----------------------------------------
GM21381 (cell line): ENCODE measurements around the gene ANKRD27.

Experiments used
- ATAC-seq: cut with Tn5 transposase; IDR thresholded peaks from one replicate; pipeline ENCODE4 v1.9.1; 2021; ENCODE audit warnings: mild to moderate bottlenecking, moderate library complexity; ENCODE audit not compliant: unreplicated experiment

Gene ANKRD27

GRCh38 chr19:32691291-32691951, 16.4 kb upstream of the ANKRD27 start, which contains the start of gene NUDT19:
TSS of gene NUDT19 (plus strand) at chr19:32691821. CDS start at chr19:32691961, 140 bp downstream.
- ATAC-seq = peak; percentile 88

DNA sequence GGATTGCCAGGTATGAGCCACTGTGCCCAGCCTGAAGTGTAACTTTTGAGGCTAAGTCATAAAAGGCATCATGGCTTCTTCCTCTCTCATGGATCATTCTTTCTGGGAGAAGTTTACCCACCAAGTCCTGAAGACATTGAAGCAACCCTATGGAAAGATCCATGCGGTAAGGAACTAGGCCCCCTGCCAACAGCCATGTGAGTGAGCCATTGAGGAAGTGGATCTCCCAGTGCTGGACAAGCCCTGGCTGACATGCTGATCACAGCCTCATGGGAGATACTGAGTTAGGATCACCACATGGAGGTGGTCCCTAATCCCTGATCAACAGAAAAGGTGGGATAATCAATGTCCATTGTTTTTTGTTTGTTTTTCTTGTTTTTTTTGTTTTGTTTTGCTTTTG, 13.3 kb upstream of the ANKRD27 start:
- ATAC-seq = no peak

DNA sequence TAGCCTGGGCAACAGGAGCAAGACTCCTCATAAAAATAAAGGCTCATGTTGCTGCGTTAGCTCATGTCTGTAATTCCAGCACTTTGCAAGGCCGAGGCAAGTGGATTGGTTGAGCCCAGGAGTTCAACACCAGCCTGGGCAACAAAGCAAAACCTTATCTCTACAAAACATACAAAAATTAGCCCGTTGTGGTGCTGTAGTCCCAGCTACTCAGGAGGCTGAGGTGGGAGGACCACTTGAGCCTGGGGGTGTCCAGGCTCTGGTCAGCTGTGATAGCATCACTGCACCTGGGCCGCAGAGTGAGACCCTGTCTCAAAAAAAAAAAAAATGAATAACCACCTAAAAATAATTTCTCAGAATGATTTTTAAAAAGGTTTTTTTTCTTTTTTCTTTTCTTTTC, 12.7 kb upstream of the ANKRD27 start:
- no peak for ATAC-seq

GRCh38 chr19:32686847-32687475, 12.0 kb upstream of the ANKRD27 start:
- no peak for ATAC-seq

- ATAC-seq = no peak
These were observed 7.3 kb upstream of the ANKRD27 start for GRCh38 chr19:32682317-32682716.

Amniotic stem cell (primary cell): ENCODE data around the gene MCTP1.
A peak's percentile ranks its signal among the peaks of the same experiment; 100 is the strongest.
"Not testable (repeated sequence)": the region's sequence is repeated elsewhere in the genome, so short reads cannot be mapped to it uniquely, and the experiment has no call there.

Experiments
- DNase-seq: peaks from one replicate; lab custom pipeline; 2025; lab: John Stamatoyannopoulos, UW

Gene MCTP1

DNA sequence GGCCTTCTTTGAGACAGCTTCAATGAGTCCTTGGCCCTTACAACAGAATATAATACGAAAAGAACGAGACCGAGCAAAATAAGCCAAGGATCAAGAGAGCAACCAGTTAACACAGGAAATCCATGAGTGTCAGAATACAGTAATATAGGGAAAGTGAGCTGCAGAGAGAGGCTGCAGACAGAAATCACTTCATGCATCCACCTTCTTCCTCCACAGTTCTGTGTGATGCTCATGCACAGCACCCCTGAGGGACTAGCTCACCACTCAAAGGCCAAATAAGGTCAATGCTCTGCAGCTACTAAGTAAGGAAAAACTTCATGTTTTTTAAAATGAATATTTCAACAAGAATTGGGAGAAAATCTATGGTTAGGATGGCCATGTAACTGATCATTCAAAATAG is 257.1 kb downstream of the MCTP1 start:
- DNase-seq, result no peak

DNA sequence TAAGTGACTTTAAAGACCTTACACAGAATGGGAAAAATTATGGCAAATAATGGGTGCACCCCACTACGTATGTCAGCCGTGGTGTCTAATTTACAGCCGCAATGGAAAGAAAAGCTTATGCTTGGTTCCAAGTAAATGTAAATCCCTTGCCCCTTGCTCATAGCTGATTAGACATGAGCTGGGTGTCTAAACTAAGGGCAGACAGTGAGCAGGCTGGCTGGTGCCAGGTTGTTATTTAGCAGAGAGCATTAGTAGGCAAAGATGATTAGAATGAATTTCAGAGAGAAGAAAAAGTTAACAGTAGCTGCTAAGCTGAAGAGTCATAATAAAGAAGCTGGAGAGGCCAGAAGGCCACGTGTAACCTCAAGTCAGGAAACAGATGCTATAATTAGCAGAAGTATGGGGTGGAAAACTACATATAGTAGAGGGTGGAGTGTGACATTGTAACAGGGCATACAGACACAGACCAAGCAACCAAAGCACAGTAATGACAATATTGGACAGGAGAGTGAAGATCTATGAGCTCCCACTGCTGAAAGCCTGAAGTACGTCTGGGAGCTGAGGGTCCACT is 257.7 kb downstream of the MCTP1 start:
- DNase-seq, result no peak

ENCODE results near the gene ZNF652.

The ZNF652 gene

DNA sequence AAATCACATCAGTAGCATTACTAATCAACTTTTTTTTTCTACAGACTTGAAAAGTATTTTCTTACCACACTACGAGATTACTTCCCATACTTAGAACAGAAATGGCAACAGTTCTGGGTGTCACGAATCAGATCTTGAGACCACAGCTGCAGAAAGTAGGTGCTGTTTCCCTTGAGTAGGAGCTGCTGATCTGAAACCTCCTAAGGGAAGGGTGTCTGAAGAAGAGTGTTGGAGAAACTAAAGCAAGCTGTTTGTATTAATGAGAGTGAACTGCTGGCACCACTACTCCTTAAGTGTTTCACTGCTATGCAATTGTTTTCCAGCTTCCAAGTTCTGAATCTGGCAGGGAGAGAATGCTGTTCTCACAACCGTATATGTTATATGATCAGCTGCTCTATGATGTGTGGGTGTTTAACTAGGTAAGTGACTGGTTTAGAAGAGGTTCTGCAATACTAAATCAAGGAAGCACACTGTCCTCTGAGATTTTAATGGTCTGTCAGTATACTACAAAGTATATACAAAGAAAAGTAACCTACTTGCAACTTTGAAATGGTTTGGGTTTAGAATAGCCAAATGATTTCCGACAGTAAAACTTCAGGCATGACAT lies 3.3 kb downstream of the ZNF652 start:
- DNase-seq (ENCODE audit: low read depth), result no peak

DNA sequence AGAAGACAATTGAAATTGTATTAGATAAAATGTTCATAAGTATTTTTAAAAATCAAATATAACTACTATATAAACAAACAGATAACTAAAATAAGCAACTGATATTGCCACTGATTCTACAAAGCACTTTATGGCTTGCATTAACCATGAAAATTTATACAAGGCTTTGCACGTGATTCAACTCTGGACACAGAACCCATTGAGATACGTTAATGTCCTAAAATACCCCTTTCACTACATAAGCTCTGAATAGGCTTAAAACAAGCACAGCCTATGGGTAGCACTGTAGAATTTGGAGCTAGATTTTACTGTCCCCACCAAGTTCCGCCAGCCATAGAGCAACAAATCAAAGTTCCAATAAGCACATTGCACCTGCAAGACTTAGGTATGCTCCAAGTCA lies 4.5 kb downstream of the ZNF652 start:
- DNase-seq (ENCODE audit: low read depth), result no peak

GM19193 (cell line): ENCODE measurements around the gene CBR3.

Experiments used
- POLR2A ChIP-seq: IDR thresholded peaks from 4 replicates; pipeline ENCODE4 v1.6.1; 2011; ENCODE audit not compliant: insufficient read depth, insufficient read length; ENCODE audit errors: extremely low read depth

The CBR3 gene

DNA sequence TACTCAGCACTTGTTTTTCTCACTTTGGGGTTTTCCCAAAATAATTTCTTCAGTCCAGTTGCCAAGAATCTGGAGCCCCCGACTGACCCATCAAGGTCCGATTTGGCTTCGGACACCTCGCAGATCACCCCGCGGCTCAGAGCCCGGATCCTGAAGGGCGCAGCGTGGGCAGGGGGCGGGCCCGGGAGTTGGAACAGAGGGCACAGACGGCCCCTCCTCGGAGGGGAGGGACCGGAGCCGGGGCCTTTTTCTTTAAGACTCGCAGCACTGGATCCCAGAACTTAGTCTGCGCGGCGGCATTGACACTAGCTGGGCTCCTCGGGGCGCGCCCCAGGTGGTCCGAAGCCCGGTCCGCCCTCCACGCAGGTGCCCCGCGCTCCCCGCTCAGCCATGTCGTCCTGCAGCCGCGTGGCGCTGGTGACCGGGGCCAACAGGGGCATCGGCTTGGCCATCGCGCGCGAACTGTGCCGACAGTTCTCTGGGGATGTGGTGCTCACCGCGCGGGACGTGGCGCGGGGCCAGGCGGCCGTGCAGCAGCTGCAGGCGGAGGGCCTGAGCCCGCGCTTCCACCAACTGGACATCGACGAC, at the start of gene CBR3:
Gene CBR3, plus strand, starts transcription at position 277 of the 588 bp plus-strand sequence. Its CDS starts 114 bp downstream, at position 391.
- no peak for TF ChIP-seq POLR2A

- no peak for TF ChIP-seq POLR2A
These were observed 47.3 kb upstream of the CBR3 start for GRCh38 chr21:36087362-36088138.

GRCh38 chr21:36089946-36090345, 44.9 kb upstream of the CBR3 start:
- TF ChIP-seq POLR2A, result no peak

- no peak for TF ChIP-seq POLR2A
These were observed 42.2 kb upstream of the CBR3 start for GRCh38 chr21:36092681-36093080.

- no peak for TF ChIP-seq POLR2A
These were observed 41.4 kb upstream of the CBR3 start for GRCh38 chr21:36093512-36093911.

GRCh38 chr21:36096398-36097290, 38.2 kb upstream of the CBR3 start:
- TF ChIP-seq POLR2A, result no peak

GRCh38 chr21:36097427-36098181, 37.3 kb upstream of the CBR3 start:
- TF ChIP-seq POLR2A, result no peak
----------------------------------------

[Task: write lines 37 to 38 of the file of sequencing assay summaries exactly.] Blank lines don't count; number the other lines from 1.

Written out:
Gene CBR3, plus strand, starts transcription at position 277 of the 588 bp plus-strand sequence. Its CDS starts 114 bp downstream, at position 391.
- no peak for TF ChIP-seq POLR2A